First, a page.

A bucket list is a list of things you want to accomplish in your lifetime. They are typically out-of-the-ordinary experiences, not mundane, predictable ones. For instance, you wouldn’t include maintain personal health on your bucket list or buy a car; but you might include tour Europe or plant a vineyard. They are usually big, challenging goals (get my pilot’s license) and not small, simple activities (buy a water bed).
Most people think that a bucket list is just for old people: “I’m 70 years old. What do I want to do before I die? On my deathbed what will I regret having not done?” But a broader perspective would suggest that everyone should have a bucket list and that the earlier you start your list the better. In a recent post I wrote about the advantages of setting goals early in life.
I’ve had a robust bucket list for years. It’s fluid: I’m constantly adding, subtracting, and tweaking the items. Here are a few items on my list.
- Attend the Art Basel art show (in Switzerland) and buy a painting
- Eat at the best restaurant in the world
- Taste all the great wines of the world
- Take a one-week course at Oxford
- Give a TED talk
- Have 50,000 subscribers to my blog site
- Run the NYC marathon at age 65 (I ran it when I was 35)
- Visit 60 countries (I’ve been to 44; I try to add one new country a year)
- Visit the source of one of the four great rivers of the world: Nile, Amazon, Yangtze, Mississippi
- Stand for 30 minutes by myself in 130°F and -30°F temperatures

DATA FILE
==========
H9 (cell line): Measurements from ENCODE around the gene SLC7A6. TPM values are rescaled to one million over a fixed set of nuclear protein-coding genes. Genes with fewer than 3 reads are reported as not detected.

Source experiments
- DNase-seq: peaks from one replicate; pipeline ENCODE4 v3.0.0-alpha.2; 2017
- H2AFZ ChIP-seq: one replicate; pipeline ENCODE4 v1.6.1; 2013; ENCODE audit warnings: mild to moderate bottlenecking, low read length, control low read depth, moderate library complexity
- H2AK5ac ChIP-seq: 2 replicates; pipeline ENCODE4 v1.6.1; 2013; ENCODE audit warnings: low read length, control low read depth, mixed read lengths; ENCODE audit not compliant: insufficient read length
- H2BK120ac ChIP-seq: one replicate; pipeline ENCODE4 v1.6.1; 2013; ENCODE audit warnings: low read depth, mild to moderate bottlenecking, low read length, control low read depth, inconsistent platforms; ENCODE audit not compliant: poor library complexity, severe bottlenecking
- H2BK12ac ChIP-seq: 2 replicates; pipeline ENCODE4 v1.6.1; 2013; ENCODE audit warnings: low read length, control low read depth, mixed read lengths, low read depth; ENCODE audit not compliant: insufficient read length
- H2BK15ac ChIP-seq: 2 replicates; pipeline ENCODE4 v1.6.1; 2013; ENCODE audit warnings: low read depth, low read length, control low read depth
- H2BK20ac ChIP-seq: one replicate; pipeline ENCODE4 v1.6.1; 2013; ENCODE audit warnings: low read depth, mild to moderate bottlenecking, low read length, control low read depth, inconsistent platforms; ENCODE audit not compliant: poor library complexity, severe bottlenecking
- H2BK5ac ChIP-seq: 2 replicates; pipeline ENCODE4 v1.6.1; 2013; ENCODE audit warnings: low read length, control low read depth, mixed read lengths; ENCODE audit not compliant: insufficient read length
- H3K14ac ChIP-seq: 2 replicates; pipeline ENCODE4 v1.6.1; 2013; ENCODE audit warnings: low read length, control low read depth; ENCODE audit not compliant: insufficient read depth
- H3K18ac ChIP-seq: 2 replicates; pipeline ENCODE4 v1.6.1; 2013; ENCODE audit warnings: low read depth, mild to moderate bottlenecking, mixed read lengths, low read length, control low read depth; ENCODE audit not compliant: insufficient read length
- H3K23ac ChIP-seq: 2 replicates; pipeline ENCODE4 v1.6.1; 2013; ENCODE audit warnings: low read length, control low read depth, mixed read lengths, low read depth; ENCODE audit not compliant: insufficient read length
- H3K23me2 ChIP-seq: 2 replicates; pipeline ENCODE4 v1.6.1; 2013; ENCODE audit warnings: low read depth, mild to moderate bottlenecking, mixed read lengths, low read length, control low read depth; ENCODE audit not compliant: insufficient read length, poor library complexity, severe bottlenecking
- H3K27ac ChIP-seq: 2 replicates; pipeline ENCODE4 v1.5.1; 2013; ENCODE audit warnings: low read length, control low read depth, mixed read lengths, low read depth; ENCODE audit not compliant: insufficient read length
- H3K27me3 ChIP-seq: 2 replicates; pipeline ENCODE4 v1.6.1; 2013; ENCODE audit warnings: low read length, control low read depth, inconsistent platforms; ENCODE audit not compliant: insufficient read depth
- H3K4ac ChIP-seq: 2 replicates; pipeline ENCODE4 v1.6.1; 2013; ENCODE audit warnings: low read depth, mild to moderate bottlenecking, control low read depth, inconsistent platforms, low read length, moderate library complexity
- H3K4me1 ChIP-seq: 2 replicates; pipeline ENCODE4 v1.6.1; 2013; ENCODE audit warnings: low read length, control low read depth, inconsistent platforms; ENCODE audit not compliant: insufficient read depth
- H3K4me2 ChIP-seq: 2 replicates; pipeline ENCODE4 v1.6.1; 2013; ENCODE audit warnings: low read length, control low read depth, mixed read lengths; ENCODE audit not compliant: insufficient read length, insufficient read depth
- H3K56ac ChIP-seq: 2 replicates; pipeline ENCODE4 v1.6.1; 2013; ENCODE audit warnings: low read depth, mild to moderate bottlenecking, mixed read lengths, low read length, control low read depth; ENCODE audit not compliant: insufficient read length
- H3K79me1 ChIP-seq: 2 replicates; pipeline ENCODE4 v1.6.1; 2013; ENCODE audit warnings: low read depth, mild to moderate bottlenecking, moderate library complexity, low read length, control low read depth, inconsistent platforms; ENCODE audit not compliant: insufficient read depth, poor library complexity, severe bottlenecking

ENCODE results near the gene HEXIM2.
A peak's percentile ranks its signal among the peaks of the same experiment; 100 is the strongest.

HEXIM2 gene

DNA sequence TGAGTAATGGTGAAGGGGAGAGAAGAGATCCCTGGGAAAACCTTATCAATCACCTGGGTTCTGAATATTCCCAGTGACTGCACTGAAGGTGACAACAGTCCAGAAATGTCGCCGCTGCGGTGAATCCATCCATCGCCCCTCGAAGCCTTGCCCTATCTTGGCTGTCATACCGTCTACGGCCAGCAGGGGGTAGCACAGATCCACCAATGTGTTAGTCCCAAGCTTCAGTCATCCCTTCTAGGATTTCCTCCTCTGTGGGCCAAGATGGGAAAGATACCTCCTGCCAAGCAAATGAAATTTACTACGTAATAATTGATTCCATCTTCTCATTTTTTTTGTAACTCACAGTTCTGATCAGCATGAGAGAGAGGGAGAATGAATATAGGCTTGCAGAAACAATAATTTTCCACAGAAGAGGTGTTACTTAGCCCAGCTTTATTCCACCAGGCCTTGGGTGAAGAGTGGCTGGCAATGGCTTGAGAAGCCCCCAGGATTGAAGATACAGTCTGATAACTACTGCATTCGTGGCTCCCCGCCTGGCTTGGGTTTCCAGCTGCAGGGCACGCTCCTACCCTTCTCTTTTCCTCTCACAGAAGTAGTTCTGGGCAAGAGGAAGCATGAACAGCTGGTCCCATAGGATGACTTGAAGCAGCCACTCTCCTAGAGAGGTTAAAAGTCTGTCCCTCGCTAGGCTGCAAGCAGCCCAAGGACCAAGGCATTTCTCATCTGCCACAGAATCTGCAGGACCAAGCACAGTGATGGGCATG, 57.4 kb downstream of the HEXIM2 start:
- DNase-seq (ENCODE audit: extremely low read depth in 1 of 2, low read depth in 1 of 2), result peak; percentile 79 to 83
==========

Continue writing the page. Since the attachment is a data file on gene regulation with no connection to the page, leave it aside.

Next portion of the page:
In his good book, never eat alone, Keith Ferrazzi posits a strong argument for setting life-goals.
“In a study cited in Success magazine researchers asked Yale’s class of 1953 a number of questions. Three had to do with goals: Have you set goals? Have you written them down? Do you have a plan to accomplish them?
“It turned out that only 3 percent of the Yale class had written down their goals along with a plan of action to achieve them. Thirteen percent had goals but had not written them down. Fully 84 percent had no specific goals at all, other than to ‘enjoy themselves.’
“In 1973, when the same class was resurveyed, the differences between the goal setters and everyone else were stunning. The 13 percent who had goals but had not written them down were earning, on average twice as much as the 84 percent of students who had no goals at all. But most surprising of all, the 3 percent who had written down their goals were earning, on average, ten times as much as the 97 percent of graduates combined!” (page 23)
If you aim at nothing you will always hit it.
I have also found that sometimes the journey is just as satisfying as reaching the destination. Planning how you’re going to accomplish a goal and taking incremental steps forward is, in itself, fulfilling.
For instance, I’ve been strategizing for years about how to spend 30 minutes in 130° F temperature (see the above list). Early in 2015, Mary and I planned a trip to Dubai (United Arab Emirates) and I did some research into how hot it gets in that Arab emirate. The hottest temperature on record is 125° F in the city, but Dubai is on the Persian Gulf and is cooled (relatively speaking) by the sea breeze. Perhaps I could get closer to my goal by going south into the desert.
So when we were in Dubai I hired a car and driver and ventured out into the desert. When we were far from civilization the driver dropped me off and I walked the dunes, taking temperature readings as I went. Fortunately for me, a heat wave was ravaging the area that week so I recorded 132° F where I stood. Mission accomplished. I asked my driver to take my picture.
Maintain a bucket list.
Question: What’s on your bucket list? You can leave a comment by clicking here.